Pamela D. Pollack
Despite her obvious attempt to speak for contemporary young people in her newest novel [The Rotten Years] Maia Wojciechowska succeeds only in tediously preaching at them. The barest essentials of characterization and plot are summarily disposed of in the first two chapters which introduce the protagonists: 14-year-old Denise Brown, whose "rotten years" (here arbitrarily defined as ages 12 through 15) are further complicated by her paranoid, Agnew-spouting, fanatically religious mother; and Elsie Jones, the "resident subversive" high school history teacher at Mark Twain Junior High School…. The bulk of the book is devoted to the activities of Mrs. Jones' experimental class set up to mobilize her students for a children's crusade against American "moral depression."… Denise Brown is scarcely mentioned after the opening pages but the italicized paragraphs which precede chapters are apparently passages from her diary. From these we learn of her growing rebellion against her mother; in the final entry which concludes the book she discusses the arson/death of Mrs. Jones at the hands of her now totally insane mother. Elsie Jones is clearly the vehicle for the author's beliefs and very obtrusive biases, and the rest—a militant mother who wants only black studies taught; foster parents whose charges "[mean] no more than a monthly check"; etc.—are clay pigeons set up to be shot down.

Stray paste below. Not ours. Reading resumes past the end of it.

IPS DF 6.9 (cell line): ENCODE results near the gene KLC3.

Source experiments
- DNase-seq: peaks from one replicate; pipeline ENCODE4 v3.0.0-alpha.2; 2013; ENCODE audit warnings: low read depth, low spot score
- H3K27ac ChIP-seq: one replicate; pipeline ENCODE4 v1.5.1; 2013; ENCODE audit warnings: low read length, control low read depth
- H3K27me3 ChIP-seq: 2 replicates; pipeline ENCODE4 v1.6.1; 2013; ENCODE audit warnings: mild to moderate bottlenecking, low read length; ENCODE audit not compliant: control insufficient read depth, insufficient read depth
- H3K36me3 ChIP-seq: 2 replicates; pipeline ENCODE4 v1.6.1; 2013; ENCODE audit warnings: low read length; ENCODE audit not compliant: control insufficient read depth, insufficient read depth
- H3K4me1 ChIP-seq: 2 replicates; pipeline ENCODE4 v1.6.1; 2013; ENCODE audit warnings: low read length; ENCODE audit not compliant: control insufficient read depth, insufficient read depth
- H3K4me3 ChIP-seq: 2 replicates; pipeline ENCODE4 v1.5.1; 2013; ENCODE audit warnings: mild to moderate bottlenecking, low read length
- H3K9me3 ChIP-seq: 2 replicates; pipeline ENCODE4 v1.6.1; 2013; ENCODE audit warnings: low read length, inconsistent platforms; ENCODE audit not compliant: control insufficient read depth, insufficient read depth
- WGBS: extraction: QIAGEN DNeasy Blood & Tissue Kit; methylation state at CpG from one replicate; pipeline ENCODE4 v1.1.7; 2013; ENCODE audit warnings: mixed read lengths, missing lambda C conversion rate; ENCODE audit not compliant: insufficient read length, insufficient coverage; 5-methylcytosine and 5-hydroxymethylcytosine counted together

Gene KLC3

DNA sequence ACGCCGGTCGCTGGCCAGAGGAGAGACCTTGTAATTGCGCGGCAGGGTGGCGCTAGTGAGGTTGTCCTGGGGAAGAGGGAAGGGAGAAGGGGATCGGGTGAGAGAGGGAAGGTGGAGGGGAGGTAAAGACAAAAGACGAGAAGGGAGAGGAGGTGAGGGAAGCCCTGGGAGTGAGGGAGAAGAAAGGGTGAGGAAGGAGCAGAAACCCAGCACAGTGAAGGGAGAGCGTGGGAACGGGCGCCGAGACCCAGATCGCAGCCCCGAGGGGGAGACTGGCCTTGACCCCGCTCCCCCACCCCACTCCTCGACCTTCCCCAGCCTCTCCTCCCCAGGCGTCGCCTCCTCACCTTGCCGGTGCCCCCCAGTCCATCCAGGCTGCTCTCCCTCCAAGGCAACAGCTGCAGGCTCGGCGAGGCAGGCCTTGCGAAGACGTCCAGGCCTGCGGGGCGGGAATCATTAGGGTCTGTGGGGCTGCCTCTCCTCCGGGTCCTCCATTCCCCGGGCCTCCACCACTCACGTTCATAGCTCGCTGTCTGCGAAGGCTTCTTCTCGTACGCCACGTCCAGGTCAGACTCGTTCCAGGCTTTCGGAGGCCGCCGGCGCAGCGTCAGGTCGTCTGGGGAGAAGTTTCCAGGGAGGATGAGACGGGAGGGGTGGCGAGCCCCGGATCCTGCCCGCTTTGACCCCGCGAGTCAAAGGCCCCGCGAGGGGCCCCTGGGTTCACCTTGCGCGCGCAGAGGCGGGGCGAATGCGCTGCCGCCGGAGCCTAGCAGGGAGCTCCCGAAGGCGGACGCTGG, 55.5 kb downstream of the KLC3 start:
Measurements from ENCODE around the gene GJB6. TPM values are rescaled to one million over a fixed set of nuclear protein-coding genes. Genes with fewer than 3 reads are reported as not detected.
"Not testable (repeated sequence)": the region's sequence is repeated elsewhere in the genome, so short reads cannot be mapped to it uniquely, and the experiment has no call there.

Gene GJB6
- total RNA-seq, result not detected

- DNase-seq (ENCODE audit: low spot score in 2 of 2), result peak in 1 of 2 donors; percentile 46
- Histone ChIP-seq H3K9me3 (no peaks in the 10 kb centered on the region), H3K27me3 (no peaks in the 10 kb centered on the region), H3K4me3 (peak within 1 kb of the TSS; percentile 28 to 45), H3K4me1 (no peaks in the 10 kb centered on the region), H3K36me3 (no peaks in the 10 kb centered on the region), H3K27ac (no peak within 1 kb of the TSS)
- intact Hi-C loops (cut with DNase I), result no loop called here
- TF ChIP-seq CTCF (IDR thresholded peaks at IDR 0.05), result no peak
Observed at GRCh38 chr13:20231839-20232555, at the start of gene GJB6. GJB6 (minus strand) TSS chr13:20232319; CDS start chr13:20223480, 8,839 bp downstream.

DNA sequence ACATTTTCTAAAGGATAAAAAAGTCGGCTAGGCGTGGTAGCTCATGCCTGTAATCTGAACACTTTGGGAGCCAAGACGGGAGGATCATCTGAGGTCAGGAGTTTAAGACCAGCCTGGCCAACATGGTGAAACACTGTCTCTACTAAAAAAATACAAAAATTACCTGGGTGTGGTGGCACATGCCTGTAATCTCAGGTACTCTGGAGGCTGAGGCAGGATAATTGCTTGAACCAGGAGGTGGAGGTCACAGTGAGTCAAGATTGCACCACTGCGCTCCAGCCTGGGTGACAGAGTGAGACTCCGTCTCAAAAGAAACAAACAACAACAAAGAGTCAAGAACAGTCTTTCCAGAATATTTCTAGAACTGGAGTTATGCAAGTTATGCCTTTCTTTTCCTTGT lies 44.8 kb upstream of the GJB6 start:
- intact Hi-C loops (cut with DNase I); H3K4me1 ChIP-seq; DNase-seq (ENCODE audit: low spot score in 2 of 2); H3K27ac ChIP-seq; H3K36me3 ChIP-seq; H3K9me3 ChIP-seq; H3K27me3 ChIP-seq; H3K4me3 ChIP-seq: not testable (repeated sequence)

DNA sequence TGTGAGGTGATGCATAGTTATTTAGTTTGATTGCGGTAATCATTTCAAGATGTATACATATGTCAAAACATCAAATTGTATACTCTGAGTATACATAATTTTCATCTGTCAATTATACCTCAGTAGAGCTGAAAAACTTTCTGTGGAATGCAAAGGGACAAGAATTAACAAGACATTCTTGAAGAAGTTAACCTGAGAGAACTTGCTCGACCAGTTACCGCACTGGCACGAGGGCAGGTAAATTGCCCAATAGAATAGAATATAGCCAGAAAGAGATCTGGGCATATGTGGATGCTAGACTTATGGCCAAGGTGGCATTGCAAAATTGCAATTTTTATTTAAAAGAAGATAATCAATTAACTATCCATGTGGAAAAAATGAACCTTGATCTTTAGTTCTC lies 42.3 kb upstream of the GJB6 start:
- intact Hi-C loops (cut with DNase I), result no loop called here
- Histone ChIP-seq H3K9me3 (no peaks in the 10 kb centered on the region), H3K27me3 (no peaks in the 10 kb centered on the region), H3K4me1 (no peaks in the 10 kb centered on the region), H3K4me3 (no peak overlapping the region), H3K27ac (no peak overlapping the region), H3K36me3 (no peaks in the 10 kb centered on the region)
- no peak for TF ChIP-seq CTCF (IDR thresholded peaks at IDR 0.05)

Pamela D. Pollack, in her review of "The Rotten Years," in School Library Journal, an appendix to Library Journal (reprinted from the November, 1971 issue of School Library Journal, published by R. R. Bowker Co./A Xerox Corporation; copyright © 1971), Vol. 18, No. 3, November, 1971, p. 127.